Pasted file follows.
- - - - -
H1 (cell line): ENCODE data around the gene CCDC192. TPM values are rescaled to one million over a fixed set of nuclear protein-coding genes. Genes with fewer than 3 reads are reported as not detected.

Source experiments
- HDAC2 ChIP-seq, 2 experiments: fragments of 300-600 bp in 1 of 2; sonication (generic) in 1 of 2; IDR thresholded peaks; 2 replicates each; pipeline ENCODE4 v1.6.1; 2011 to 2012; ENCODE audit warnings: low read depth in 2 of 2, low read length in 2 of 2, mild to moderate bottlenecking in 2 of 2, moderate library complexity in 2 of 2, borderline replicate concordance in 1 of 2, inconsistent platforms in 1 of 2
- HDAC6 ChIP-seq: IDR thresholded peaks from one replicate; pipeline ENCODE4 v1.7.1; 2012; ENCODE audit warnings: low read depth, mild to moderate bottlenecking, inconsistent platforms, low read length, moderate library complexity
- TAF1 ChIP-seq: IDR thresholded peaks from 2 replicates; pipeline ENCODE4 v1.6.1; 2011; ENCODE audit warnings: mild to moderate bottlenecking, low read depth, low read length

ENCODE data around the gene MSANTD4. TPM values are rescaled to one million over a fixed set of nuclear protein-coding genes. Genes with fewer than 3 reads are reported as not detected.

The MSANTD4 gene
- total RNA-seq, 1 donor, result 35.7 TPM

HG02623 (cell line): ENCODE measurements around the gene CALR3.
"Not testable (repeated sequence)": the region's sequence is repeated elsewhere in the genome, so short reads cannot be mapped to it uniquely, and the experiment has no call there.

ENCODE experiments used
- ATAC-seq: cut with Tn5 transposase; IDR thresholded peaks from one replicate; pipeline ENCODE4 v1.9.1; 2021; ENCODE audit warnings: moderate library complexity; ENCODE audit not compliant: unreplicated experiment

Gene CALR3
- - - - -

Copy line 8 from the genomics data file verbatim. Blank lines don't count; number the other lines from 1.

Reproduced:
- total RNA-seq, 1 donor, result 35.7 TPM